Wei Koh spends some quality time with Wilhelm Schmid, CEO of A. Lange & Söhne at the Hampton Court Concours d’Elegance and rediscovers the importance of permanence in an age of guaranteed obsolescence.
In 1896 Henri Mazel applied the term la synergie sociale in his argument against Darwin’s Theory of Evolution, which he felt did not take into consideration “social love,” or the capacity for two human beings to, together become greater than the sum of their individuality. Anyone seeking proof of Mazel’s definition for social synergy need only look at the relationship between Wilhelm Schmid the CEO of A. Lange & Söhne and his wife Yvonne.
Because it is not every spouse that shares your passion for vintage automobiles so sincerely that she will accompany you in an open-top AC Bristol, navigating flawlessly in the middle of the bone chilling British rain. Yvonne Schmid laughs about this as she recalls the rally besieged by rain and cold, in the days leading up to the Concours d’Elegance at Hampton Court, a royal seat once occupied by Henry the 8th.
And while that British monarch was made infamous for beheading his ex-wives as an extreme alternative to divorce, which was forbidden by the Catholic Church, Schmid and his charming spouse effortlessly militate against their locale’s colorful past by together making what is a truly exemplary showcase for teamwork.
Yvonne Schmid explains, “It’s part of vintage car culture. When it starts to rain you just turn up your collar or put on your goggles and continue. It’s part of the charm of a vintage rally.” She says this seated beside me in Kew Gardens, during the unveiling of the Little Lange 1 Moon Phase “25th anniversary” a gem of a watch that though positioned towards the woman’s market — with the charm of its reduced size and small complication — would also make a great discrete gentlemen’s timepiece.
When I ask her how she met her husband, a man who has become my good friend and one of the individuals I admire most in the watch industry — in particular for his ethics and gentility — she says, “He was very persistent. He was working for Castrol at the time. While I was studying, and to pay for school I would work as a hostess at the Castrol stand during trade shows.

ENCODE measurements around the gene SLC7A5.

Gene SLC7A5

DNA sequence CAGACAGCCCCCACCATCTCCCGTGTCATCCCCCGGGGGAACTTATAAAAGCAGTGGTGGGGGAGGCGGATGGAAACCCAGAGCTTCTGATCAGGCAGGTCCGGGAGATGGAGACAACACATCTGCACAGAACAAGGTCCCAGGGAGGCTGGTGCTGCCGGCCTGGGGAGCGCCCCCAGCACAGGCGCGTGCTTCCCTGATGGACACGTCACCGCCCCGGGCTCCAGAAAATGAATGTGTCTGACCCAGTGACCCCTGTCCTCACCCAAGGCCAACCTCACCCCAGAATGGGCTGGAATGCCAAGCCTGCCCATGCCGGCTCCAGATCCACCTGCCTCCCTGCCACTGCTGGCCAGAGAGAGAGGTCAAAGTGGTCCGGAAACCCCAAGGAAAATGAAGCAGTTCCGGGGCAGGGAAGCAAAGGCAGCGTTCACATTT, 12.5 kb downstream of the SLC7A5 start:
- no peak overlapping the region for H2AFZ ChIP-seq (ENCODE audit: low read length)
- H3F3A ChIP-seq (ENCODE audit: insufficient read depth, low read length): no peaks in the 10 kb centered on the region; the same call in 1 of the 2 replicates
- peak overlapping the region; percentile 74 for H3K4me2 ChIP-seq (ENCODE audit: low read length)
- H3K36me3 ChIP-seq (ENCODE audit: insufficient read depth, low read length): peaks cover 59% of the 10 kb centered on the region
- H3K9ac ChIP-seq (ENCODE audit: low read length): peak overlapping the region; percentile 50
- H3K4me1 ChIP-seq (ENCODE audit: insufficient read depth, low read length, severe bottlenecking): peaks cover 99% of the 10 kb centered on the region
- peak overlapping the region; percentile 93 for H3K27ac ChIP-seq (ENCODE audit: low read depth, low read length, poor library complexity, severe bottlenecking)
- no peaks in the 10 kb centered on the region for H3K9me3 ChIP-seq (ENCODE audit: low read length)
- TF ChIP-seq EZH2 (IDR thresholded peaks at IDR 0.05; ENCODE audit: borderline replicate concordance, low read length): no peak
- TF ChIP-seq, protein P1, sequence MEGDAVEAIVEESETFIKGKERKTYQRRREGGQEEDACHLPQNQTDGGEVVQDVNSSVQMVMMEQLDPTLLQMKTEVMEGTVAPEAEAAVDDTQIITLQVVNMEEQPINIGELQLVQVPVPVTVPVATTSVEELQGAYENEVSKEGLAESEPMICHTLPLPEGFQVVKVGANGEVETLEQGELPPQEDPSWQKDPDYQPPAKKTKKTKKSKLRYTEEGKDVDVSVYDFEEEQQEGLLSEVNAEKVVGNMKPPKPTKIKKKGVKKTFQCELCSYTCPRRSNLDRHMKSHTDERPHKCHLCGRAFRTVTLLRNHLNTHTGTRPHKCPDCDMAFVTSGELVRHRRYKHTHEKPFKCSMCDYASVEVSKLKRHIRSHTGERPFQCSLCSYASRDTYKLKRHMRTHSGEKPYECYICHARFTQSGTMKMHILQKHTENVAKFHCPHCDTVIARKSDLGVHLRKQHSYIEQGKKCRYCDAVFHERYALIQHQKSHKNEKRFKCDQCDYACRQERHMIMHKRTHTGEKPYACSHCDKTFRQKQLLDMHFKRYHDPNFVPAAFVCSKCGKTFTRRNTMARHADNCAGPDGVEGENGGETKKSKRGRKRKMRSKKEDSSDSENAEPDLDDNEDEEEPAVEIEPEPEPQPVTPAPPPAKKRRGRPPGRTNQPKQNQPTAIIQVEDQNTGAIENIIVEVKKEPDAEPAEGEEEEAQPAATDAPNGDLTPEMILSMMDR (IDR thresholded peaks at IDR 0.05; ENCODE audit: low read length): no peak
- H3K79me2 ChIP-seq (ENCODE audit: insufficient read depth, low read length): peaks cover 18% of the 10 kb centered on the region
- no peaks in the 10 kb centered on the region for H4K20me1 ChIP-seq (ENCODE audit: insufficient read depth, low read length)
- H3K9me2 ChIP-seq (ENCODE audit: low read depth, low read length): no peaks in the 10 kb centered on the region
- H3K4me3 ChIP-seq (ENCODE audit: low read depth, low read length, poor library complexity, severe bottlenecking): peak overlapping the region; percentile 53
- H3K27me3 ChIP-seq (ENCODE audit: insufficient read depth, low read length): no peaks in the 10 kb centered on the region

“Now, there was a very strict rule against fraternizing between employees but Wilhelm was always passing by for a conversation and I found him both very kind and charming. I remember once I was going to Hamburg and was looking for a place to stay. He was not in town but he offered me his apartment. When I arrived, he had arranged everything so thoughtfully, I could feel what a considerate person he was even though he wasn’t there.”
And that as Henri Mazel would explain, would become the flashpoint that would set the Schmids on their course. Says Yvonne, “Since he was a young man, he has had two loves, watches and vintage cars.”
“Do I see a synergy between the two?” asks Wilhelm Schmid. “Absolutely. Both are technology that from a modern perspective is charmingly anachronistic. Today cars are fully electric and almost drive themselves. Today, time is given to you by every electronic device. And at the same time these objects lack soul. They lack spirit, emotion and identity.
“Whereas, if you look at the movement of the Datograph with its incredible chronograph train, or at the Zeitwerk and think about how a constant force mechanism is building up energy for each jump of the minute — it is so fascinating. If you lift the hood of a car like my Bristol and see how the carburetors feed the perfect mixture of oxygen and fuel to the motor, this is similarly intoxicating.
“Mechanical watches and vintage cars are about emotion. They are micro universes of mechanical engineering and design that together create a kind of magic. They are also similar in that they take education and practice to master. You need to learn how to assemble a complex watch like a Triple Split, which has a split indication for seconds, minute and hours. In the same way you have to learn to master the mechanics in a completely mechanical car, and in some instances, you even have to learn how to start one of these cars the right way.
“When I have my Bristol unloaded, I always tell the person in charge at the shows not to start the car because there is a very specific sequence involving priming the carburetors.
“This trip someone tried to start my Bristol and he couldn’t. He said to me ‘It won’t start.’ I went to the car, performed the right sequence and it started immediately. Because I know my car it is an extension of me. In the same way my Zeitwerk Date is an expression of my identity.”
Since 2012, A. Lange & Söhne has been the key sponsor to the Concourse d’Elegance, the world’s preeminent vintage car competition, in which the rarest and most mythical automobiles are restored by their owners to condition far beyond factory-new — with a slavish devotion to detail easily crossing the threshold into obsessive compulsion. The fact that this is such a successful and truly synergistic — there’s that word again — partnership, has everything to do with Schmid’s genuine and unbridled affection for vintage automobiles.